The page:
7200 rpm 1T vs 5400 rpm 1T SSHD

Discussion in 'Hardware Components and Aftermarket Upgrades' started by Tiscan, Mar 23, 2014.

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  1. radji

    radji Farewell, Solenya...

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    So you plan to run your programs on the hard drive and your OS on an SSD.

    First off, Qing Dao is correct. SATA level is not a factor in the performance of today's mechanical dives. You'd almost be better off getting a 512GB SSD for your OS, programs and games. Then go with a 500GB mechanical drive for storage. The two downsides are one cost, and two, if your notebook only has room for one drive, then you'd need to remove your optical drive and use an optical to hard drive caddy.
     
  2. Starlight5

    Starlight5 So what if I'm crazy? The best people are.

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    Fixed for great justice.
     
  3. radji

    radji Farewell, Solenya...

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    Oh, man! Not even I need that much storage space. The problem with larger drives (both SSD and hard drives), is they tend to wear out quicker than smaller ones. It's why I chose two 750GB hard drives in RAID 0 rather than getting a 2TB drive. Platter size/density on 2.5" drives are being stretched to their limits.
     
  4. Krane

    Krane Notebook Prophet

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    That's because you obviously don't store 4k video. I you did, you soon come to realized just how small 1TB has now become. On the other hand, for typical uses like storing photos (even raw files), 1TB is a ridiculously large amount of space.We're talking hundreds of thousands of photos.
     
  5. Starlight5

    Starlight5 So what if I'm crazy? The best people are.

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    They usually wear out long after being replaced with bigger ones! :D And you are definitely not the movie geek type.
     
  6. radji

    radji Farewell, Solenya...

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    True, true. I don't have any need to download a 4k video. But 1 TB is capable of holding an impressive amount of HD movies (so long as they're h.264 and not uncompressed).

    And therein lies the secret of the universe!

    (PS: I am somewhat a movie geek...I just don't keep them stored for very long)
     
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  7. Starlight5

    Starlight5 So what if I'm crazy? The best people are.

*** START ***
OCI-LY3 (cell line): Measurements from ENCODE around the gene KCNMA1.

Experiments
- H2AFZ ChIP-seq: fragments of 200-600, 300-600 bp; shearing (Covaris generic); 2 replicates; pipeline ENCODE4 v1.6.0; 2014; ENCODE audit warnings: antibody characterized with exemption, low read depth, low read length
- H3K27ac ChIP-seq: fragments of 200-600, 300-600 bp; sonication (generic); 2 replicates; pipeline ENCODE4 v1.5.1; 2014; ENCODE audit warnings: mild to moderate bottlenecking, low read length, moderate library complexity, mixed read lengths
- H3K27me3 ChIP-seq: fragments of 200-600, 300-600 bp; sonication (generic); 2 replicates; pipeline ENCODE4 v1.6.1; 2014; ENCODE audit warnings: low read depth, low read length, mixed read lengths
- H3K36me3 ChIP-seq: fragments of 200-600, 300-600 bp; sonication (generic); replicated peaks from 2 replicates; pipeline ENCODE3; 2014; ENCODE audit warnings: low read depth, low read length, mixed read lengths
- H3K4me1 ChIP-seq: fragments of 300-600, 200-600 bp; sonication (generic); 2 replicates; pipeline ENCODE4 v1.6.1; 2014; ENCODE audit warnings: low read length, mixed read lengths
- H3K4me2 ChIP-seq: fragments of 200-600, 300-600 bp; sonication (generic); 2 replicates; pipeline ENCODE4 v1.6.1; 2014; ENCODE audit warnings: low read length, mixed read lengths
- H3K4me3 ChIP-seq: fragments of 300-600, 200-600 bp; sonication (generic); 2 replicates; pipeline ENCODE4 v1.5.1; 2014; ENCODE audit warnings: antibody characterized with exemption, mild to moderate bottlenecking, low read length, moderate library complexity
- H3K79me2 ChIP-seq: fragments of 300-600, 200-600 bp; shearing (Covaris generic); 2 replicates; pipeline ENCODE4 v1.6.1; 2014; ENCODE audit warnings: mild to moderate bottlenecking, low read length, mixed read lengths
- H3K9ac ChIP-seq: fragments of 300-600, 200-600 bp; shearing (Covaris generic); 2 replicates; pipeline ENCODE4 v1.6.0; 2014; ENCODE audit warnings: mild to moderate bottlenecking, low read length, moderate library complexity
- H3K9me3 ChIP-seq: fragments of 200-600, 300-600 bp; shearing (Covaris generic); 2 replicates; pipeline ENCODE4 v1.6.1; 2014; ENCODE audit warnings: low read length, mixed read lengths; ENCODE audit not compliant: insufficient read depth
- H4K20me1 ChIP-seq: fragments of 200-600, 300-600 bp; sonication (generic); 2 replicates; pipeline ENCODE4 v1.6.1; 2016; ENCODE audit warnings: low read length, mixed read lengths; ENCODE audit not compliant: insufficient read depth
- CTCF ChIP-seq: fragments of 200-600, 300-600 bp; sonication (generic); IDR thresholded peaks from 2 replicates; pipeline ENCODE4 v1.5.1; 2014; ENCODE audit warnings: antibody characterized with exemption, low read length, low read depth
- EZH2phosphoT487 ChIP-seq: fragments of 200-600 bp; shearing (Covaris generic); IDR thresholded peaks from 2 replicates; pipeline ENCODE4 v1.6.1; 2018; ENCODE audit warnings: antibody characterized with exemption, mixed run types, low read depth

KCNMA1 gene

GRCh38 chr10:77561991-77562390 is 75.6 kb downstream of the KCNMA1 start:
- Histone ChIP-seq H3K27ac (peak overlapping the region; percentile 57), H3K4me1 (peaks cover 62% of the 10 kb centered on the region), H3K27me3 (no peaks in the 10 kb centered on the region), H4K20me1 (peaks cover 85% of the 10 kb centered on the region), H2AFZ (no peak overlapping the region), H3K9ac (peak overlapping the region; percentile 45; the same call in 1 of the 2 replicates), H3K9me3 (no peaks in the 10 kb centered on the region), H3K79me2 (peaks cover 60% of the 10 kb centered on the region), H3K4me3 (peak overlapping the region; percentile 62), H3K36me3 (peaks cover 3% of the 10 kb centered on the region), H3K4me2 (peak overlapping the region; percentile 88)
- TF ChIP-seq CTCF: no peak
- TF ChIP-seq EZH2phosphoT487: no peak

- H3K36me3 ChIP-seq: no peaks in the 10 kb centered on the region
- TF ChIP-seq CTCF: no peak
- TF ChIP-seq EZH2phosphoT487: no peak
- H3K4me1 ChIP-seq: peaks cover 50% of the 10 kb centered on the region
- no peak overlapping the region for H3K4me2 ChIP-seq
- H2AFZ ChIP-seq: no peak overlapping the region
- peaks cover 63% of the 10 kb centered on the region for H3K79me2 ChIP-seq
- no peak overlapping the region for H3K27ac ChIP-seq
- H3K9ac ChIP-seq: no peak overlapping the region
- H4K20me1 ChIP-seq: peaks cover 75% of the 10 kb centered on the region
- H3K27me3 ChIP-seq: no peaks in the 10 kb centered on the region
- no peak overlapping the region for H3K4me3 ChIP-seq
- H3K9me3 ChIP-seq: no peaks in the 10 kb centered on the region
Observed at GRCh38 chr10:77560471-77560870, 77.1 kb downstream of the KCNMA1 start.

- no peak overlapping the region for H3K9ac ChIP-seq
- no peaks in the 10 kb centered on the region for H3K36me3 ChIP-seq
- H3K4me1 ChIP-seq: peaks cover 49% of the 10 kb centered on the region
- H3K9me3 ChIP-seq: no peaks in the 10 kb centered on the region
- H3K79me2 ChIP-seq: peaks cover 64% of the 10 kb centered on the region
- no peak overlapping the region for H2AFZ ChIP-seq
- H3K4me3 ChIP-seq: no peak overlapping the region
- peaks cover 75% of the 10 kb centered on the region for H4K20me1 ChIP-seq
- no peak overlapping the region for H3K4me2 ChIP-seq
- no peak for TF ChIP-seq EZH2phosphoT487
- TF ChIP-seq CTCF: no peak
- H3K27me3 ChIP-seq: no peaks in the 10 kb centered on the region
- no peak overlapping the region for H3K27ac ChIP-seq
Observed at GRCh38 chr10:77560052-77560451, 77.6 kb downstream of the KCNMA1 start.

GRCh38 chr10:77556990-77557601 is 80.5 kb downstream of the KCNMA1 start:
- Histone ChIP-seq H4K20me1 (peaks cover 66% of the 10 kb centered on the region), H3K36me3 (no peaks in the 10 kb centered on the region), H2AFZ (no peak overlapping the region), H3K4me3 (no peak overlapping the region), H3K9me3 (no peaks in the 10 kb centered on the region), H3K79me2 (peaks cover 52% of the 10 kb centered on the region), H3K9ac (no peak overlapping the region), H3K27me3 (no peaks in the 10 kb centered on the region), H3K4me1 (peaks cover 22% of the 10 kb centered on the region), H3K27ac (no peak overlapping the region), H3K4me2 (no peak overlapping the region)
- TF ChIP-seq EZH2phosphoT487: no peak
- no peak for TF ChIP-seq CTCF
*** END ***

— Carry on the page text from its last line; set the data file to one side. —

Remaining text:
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    1TB results in 931GB formatted capacity (NTFS with 512B sector size), that is ~640 movies, if we take an average size of 1.46GB per one. Not impressive at all if you store audio and shows on the same drive. If you download better quality videos and listen to flac instead of mp3, it's much-much worse.
     
  8. Krane

    Krane Notebook Prophet

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    That's the secret word and why I had to supplant my OD for a 1 TB HDD. Although I finding out even that isn't enough. It look like I'm still going to have to go external with another 2-4 TB to keep current with all the latest editing technology.

    One of the biggest drawbacks in using raw files that most people fail to take a hard look at early on -- although I know from the start what I was getting into. I just failed to realize it would all happen so fast.

    I just hope the next generation of notebooks takes all this into consideration -- especially the desktop replacements. If they're not ready for the 4k market, they will be no need to even consider an upgrade.

    Fortunately, HDD/SSD and disc capacity is expanded so as to allow for a capacity and a maximum of 4 TB (if I could afford it) in some notebooks, with the sacrifice of my internal OD, which I still use and need to keep close by.
     
  9. radji

    radji Farewell, Solenya...

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    600 movies stored on a single 1TB rated hard drive is not impressive??

    I have been updating to FLAC with many of my albums lately. So I know how quickly audio files can now take up space. And I would estimate a single mkv to be between 2-3GB.

    But still.

    I can't imagine 600 blu-rays. You own that many and you may as well open your own Blockbuster store. If your gonna rip and store all those, you might as well invest in a small NAS.
     
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